A fake roster of candidates purported to be those endorsed by the Nevada Republican Club has been removed from Facebook after making the rounds on social media. The list replaces the NRC’s chosen candidates in two district court races.
The original NRC endorsement lists Phil Aurbach as the club’s choice in Clark County District Court Department 4, an open seat, and incumbent Michael Villani in Department 17.
The fake version, which was posted under a Facebook account with the name Nevada Freeman, lists Nadia Krall as the chosen candidate in Department 4 and Anna Albertson in Department 17. Krall and Albertson’s names are the only two judicial candidates featured in bold print.
Sarah Cirillo, who is running Krall’s campaign, says she knows who is behind the fake ad but won’t say.
“I met him last night at the Clark County Republican Party at the debate,” says Cirillo. “I thought it (the fake roster) was funny so I forwarded it. I posted it on my (Facebook) feed.”
Nevada Republican Club official Mikey Colian commented on Facebook that Nevada Freeman “committed fraud by illegally changing and replacing names…” on the roster. Colian threatened to report the posting to Facebook. It has since been removed.
Albertson, who wrote a comment thanking the poster, said she “thought this was a personal endorsement from an individual.”
Krall, who also thanked Nevada Freeman on Facebook for the endorsement, did not respond to requests for comment.
The fraudulent GOP voter guide surfaced as Krall came under fire from voters for an ad on her campaign’s Facebook page alleging U.S. Rep. Dina Titus, who endorsed Krall’s opponent Phil Aurbach, is a “Democratic Socialist.” The ad has since been removed according to Cirillo, who says Krall ordered it removed when she saw it.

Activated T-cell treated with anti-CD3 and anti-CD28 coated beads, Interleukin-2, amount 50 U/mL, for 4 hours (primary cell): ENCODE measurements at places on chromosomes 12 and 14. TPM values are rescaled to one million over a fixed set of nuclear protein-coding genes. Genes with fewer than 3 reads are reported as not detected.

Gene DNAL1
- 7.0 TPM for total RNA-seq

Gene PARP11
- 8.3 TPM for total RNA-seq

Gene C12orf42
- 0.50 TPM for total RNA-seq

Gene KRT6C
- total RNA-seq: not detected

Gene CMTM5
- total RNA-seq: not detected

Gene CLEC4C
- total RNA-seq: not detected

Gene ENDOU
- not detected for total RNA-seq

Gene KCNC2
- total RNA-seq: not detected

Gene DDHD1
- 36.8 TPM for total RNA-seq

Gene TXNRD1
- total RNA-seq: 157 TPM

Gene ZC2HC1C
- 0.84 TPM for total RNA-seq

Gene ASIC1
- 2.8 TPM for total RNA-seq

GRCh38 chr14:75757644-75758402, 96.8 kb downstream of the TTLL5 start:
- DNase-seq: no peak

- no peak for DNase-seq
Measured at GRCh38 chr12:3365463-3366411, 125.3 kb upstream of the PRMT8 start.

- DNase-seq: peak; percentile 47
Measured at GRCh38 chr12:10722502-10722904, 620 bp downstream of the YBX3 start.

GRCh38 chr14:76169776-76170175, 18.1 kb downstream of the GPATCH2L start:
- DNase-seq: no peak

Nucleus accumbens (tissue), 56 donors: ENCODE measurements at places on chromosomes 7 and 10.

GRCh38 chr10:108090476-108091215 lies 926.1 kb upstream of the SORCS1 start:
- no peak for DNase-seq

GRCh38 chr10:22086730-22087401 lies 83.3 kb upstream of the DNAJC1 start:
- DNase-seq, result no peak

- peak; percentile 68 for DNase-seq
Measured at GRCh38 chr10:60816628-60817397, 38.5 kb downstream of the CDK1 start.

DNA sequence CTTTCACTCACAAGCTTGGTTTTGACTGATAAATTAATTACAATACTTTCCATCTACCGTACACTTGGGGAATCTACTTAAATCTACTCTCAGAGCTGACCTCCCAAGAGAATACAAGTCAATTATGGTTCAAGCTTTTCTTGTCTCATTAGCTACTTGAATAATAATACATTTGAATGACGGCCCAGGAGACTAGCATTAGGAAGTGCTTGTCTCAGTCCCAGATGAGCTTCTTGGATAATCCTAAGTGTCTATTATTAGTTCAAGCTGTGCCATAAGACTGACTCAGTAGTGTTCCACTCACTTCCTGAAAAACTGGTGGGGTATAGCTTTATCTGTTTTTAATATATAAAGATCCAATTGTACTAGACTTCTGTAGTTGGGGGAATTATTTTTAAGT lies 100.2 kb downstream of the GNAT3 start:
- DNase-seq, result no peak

“I take full responsibility,” says Cirillo, who says she gave the campaign’s political advertising company, McShane, carte blanche to do as it pleased. Cirillo says it was McShane that dubbed Titus a “Democratic Socialist.” The company said it was investigating but did not respond.
The highly partisan ad conflicted with Krall’s announcement just weeks ago that she was dropping her Democratic party affiliation in keeping with the non-partisan nature of judicial races.
“… it has become apparent that to many voters the party affiliation of judicial candidates matters more than their legal philosophy. This despite the NP label next to our names on the ballot,” she said in a message to supporters.
“I wasn’t prepared for the negativity,” says Aurbach, adding the tone of Krall’s campaign against him is the biggest surprise of his experience as a candidate.
Facebook commenters who said they previously supported Krall said they were withdrawing their support in light of the ad calling Titus a “Democratic Socialist.”